In chapters 3 and 4, Kornblith critiques what he takes to be the main competitors to his notion of knowledge as natural kind. Chapter 4 builds on familiar grounds, rehearsing a variety of externalist arguments against those who would put some internalist requirement on what to count as knowledge. Central to the notion of knowledge as Kornblith defends it is the view that non-language-users can and do have knowledge. Kornblith assembles some of the usual suspects—Descartes, Sosa, BonJour—for examination and summary dispatch.

Troubles typical of Kornblith’s case manifest themselves in the remaining chapters. Chapter 3 focuses on those, such as Brandom and Davidson, who would account for knowledge in terms of social practices, paradigmatically linguistic ones (163-4). On their view, knowledge, in its various forms, presupposes linguistic representation, in its various forms. But Kornblith maintains a form of reliabilism which denies that linguistic representation constitutes a necessary condition for knowing. Yet central to his account is his unexplicated and undefended notion of truth. For he defines reliability by reference to truth (full stop). This permits a conceptual disengagement of Kornblith’s account of reliability from social practices. Reliability, anchored by Truth, becomes the standard by which to evaluate competing social practices. “Knowledge does not require engagement with the epistemic practice of any community. What is good and bad in a given social practice is best measured by the standard of reliability, a standard that may be met with or without engagement in social epistemic practices” (102). Of course, determining what identifies this standard is something Kornblith leaves as an exercise for the reader.

The temptation to read the analytic/synthetic distinction back into Kornblith’s work constantly asserts itself. Knowledge links to reliability, and reliability links to truth. Truth, it seems, links to accurate representation. “What make this category [the category of knowledge] an important one, on my view, is not that people in our society have the concept; rather, it is that this category accurately describes a feature of the world” (165). The conception of knowledge endorsed by Kornblith “requires reliably produced true belief” (58, 62). Yet truth is not a property that appears to the senses. So while Kornblith makes it a defining property of the kind, nothing in either what he does or could tell us indicates what empirical property it is.

But why then his recurrent homage to Quine? The account of knowledge as accurate representation seems more Tractarian than Quinean. I thought problems began with the discovery that no sentence-by-sentence account of “accurate description” works. Put another way, to speak unproblematically of “accurate representation” for single sentences by-passes Quine’s reasons for naturalizing epistemology. If one takes seriously the problematic which Quine bequeaths to epistemology, one cannot simply help oneself to an unexplicated notion of truth qua “accurate representation.” (As Jim Maffie pointed out to me, Kornblith owes an account of truth that covers non-linguistic representations.) We literally, from a Quinean perspective, cannot understand what this means without falling back into ways of speaking about the world-word relation which Quine rejects. Kornblith imagines himself entitled to have it both ways. Just why I simply do not comprehend.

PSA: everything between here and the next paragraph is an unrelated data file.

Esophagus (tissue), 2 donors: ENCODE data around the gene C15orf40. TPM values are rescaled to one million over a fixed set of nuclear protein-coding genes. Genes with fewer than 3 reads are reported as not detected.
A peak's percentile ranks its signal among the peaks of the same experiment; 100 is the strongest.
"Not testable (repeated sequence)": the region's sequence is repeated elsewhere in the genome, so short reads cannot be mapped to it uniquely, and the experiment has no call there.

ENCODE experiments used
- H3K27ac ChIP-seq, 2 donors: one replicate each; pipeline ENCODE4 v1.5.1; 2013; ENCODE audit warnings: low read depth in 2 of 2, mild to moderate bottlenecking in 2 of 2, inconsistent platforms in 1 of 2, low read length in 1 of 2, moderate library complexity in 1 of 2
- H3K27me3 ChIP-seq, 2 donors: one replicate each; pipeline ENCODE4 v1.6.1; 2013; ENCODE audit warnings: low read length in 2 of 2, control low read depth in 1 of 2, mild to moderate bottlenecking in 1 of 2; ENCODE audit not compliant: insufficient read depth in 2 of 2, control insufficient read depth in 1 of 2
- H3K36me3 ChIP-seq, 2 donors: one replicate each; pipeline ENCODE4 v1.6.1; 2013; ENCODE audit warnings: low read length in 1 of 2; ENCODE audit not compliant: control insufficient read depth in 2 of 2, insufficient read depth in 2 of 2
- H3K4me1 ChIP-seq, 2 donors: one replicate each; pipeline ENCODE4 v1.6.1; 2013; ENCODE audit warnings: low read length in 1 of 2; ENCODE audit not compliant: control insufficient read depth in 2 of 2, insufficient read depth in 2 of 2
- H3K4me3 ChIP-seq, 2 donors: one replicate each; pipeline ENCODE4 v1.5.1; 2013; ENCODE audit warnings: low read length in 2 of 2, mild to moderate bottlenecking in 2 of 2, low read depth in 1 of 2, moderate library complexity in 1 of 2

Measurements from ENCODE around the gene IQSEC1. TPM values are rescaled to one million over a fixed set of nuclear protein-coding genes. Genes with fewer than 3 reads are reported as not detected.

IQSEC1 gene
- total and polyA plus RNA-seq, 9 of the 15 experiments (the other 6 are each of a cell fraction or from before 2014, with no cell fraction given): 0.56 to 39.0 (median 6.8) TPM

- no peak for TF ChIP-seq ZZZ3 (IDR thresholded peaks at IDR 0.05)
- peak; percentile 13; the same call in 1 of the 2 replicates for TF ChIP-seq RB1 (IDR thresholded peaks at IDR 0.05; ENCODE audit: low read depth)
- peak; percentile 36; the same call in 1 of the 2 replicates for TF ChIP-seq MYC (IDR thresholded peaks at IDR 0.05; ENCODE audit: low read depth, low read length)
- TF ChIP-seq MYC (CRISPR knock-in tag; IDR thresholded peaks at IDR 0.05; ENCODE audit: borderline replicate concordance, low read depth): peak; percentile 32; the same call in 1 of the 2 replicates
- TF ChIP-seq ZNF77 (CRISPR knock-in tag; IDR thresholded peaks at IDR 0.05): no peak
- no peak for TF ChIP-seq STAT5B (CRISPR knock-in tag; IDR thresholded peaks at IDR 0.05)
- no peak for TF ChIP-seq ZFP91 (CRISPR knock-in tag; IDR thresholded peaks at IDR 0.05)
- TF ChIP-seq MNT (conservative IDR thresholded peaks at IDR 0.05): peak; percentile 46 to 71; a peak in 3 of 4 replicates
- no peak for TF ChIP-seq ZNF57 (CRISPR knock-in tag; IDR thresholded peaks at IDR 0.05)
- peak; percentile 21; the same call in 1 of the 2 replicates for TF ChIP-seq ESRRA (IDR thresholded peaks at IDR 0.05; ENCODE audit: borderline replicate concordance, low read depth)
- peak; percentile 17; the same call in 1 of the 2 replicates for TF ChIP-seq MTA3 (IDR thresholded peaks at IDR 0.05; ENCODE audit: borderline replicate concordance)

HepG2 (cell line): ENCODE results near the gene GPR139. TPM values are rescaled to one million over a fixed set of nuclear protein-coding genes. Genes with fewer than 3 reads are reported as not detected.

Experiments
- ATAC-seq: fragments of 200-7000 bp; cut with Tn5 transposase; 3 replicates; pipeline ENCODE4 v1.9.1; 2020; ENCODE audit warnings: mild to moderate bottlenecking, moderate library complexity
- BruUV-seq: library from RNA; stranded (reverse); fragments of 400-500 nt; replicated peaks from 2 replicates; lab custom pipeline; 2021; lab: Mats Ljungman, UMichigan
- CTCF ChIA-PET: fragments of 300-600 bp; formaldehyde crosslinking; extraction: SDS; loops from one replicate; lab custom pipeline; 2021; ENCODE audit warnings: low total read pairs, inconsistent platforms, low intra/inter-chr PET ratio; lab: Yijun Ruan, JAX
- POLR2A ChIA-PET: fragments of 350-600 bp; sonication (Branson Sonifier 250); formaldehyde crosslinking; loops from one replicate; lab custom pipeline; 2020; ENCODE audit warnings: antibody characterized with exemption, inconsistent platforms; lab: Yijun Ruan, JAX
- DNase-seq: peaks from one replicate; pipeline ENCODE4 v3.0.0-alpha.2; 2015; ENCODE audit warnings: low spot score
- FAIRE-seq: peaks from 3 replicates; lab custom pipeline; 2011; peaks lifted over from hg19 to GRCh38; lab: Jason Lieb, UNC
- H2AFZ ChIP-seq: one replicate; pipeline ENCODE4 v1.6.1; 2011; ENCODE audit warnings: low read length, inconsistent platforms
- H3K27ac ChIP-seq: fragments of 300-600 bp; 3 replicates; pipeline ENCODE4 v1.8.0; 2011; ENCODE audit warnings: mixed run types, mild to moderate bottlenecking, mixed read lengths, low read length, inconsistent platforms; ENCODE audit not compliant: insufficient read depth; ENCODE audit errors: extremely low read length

Chapter 2 stands as the philosophical core of this book, its raison d’être. For here Kornblith mounts his primary account and defense of his claim that knowledge “constitutes a legitimate scientific category. In a word, it is a natural kind” (29). The claim is novel, and on the face of it puzzling. Naturalism in its original American incarnation promised to link philosophy to science in the perennial philosophic quest to clear away what obscures rational inquiry. Declaring that naturalism links to natural kinds, however, undoes this by burdening the relatively unproblematic notion of empirical inquiry with that of natural kinds.

In a Quinean spirit, I note that the occurrence of ’natural’ in ’naturalism’ and its occurrence in ’natural kinds’ constitutes an orthographic accident. They stand conceptually unrelated, for the latter notion reads necessities into nature which no empirical method could possibly discover or divine.

For a naturalist, the term ’natural’ cannot itself be explanatory or invoked as a fundamental concept. The term goes proxy for a denial of . priori knowledge (and methods, e.g. conceptual analysis, that rely on appeals to . priori insights) and for situating the pursuit of philosophical questions within the methods of and evidence for empirical science. Nothing is natural simpliciter. “Nature” is itself not an analytic primitive. Naturalists cannot fall back on appeals to “nature” or “the natural” without, in short, ceasing to be naturalists. In this regard, an appeal to, e.g., a natural kind can only be understood as a shorthand reference to further properties, ones empirically specifiable within some science or other.